Monday, February 25, 2008

Could Omega-3 Fatty Acids Help Your Child Become an Athlete Even Before Birth?

A new study from the Netherlands finds that expectant mothers who consume higher levels of the omega-3 fatty acid DHA (docosahexaenoic acid) have children with improved motor function later in life.

Dutch scientists followed over 300 children for seven years, comparing their skills involving hand-eye coordination with the amount of DHA measured in umbilical cord blood. The researchers learned that children who received more DHA in the womb did not move "more," that is, they did not fidget or wander, but they moved "better," that is, they were better able to tie a shoe, throw a ball, use buttons and zippers, and use their hands in music and crafts. The study found that children benefited from DHA regardless of whether they were born pre-term, and that DHA was good for both boys and girls.

Children who had been exposed to more DHA in utero did not have higher IQs than children who had not, but by age 7 they tended to have larger vocabularies, speaker in longer sentences, and to have higher scores on tests of language comprehension. Moreover, mothers who had higher levels of DHA during pregnancy were less likely to suffer post-partum depression and recovered from childbirth faster.

The findings of this latest study fall in line with several others. An American clinical research team found that babies who got more DHA in their formula grew taller and heavier, had keener eyesight, and more highly developed language skills by age 3 years and 3 months. Another American study, also funded by Abbott Labs, determined that pre-term infants were more likely to speak by age 14 months if they received formula supplemented with DHA and arachidonic acid (the fatty acid found in egg).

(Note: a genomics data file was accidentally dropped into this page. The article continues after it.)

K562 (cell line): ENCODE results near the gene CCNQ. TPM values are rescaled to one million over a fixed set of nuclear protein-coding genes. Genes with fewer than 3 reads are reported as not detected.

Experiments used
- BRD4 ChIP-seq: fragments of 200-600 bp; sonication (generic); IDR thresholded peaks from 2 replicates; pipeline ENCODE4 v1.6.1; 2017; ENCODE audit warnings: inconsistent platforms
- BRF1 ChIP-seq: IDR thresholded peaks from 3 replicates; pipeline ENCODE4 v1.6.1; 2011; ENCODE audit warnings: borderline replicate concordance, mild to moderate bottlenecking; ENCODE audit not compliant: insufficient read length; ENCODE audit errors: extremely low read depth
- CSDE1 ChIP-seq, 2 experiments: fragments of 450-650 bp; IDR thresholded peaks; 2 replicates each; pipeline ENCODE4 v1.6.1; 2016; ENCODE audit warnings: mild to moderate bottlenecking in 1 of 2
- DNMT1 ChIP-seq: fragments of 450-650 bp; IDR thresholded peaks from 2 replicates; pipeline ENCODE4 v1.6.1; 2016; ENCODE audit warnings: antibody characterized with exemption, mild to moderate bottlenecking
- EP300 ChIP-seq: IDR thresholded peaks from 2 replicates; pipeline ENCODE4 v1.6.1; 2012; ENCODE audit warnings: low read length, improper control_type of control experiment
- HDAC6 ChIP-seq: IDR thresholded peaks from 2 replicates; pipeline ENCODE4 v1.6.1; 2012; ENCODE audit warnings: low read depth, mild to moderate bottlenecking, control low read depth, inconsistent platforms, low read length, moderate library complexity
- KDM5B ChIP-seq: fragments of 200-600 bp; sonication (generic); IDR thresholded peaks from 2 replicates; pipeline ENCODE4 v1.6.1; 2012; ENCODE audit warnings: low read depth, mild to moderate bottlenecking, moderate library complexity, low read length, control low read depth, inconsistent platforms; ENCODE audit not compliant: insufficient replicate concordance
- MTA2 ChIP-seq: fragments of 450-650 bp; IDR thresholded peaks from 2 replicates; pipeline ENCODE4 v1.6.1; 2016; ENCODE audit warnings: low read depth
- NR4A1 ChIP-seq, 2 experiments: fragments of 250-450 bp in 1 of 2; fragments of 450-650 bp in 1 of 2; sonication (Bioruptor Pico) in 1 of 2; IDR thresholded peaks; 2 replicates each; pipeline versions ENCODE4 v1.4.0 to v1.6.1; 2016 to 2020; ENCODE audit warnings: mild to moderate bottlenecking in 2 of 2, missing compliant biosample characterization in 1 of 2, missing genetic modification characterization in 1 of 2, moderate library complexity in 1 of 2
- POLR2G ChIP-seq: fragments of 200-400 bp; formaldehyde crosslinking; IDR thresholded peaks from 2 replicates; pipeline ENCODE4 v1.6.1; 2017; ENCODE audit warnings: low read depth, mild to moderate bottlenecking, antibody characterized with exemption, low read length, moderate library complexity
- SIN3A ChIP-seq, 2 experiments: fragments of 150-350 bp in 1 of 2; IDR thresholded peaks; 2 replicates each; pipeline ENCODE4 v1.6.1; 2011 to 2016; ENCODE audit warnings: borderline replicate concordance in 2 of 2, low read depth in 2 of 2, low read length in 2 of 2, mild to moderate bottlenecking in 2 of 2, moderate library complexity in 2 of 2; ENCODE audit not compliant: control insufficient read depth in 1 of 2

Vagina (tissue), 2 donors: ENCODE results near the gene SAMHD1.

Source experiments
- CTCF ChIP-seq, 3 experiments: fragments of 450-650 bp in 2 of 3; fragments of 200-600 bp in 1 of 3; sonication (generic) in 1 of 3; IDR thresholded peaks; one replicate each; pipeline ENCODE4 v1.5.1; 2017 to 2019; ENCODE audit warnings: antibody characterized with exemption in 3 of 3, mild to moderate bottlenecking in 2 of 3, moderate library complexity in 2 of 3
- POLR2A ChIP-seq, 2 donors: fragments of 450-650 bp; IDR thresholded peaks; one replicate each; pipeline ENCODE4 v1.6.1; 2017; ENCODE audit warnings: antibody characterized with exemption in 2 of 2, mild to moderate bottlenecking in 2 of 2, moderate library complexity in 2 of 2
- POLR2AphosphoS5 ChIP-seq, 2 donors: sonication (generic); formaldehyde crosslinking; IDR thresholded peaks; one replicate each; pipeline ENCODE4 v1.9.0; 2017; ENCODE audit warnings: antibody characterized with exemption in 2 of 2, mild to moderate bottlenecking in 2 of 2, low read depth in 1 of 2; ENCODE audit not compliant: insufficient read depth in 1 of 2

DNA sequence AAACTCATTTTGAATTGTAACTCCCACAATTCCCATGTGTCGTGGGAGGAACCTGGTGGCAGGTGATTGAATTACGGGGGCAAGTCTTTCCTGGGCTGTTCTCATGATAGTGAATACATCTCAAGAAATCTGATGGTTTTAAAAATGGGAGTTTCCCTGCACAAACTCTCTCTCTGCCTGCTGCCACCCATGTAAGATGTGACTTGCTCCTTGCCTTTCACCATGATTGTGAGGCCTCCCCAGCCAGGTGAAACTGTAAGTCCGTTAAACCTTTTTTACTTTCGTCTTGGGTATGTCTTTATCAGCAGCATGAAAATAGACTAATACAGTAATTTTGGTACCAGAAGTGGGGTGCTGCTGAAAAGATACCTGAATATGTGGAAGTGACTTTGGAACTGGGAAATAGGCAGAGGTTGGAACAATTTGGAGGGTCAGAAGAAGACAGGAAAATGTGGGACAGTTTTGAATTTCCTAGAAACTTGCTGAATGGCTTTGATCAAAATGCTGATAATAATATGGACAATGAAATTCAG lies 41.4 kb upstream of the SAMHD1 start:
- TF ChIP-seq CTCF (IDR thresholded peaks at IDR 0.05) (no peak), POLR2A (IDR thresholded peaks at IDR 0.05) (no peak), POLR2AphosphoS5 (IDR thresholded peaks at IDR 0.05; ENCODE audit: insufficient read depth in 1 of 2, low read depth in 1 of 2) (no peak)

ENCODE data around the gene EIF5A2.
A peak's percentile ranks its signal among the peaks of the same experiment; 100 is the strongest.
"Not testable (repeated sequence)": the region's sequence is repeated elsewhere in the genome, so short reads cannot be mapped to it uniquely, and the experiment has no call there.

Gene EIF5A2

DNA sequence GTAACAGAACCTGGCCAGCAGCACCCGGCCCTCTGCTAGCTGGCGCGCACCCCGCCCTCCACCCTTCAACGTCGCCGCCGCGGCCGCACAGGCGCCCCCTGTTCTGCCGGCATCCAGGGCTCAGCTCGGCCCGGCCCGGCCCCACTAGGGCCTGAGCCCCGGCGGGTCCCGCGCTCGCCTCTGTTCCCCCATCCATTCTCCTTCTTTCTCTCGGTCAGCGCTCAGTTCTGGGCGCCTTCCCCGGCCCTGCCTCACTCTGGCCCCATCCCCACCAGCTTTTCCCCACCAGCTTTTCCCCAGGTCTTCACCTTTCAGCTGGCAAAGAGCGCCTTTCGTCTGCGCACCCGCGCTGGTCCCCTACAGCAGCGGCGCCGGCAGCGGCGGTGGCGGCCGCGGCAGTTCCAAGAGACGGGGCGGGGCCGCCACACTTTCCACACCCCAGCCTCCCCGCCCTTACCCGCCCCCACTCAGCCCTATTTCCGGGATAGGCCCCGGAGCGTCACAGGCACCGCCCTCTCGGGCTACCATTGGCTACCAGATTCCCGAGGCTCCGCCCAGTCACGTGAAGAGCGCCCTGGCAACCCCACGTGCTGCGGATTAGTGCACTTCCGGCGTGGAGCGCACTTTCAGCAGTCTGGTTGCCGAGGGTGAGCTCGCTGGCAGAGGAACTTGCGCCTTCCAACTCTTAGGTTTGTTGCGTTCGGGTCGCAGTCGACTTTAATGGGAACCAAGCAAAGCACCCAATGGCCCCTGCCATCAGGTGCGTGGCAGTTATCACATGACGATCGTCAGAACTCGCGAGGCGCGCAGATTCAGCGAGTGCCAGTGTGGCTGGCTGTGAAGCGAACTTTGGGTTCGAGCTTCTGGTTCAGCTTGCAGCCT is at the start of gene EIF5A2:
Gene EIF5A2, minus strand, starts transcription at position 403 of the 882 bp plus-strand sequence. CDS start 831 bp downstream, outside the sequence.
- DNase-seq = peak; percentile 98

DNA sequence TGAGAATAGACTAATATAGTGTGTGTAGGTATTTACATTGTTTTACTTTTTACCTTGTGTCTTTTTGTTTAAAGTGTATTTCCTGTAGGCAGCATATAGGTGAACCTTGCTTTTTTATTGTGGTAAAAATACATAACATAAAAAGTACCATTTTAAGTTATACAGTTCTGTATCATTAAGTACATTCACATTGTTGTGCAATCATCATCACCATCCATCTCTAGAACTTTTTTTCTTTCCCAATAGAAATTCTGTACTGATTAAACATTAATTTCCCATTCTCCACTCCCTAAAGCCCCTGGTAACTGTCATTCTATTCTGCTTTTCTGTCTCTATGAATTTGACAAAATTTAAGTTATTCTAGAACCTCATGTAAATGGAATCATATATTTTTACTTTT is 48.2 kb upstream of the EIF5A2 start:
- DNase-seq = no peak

So how should expectant mothers get their DHA?

The foods that are richest in DHA are the two "F's," flax and fish. Flaxseed oil is particularly rich in omega-3 fatty acids, as is cold-water fish. There is also some DHA in canola oil, soybean oil, eggs, and the organ meats Americans are mostly likely to encounter in sausages and weiners (not that I recommend a steady diet of either during pregnancy). Two 3-1/2 oz (100 g) servings of fish a week are enough if the diet also includes other DHA-rich foods. Algae, as you may know, is also an excellent source of DHA.

The most widely DHA supplement is fish oil. Distilled fish oil contains none of the heavy metals that sometimes appear in ocean fish. The new supplement Expecta Lipil likewise is screened for toxins. Neuromins, however, is the vegetarian alternative.

DHA is the number one component of brain tissue, so it's not hard to understand that getting enough DHA is essential to brain health. Just don't go overboard. As little as 200 mg of DHA a day can make the difference, and you can get this dosage safely, inexpensively, without upsetting your digestion or your diet.

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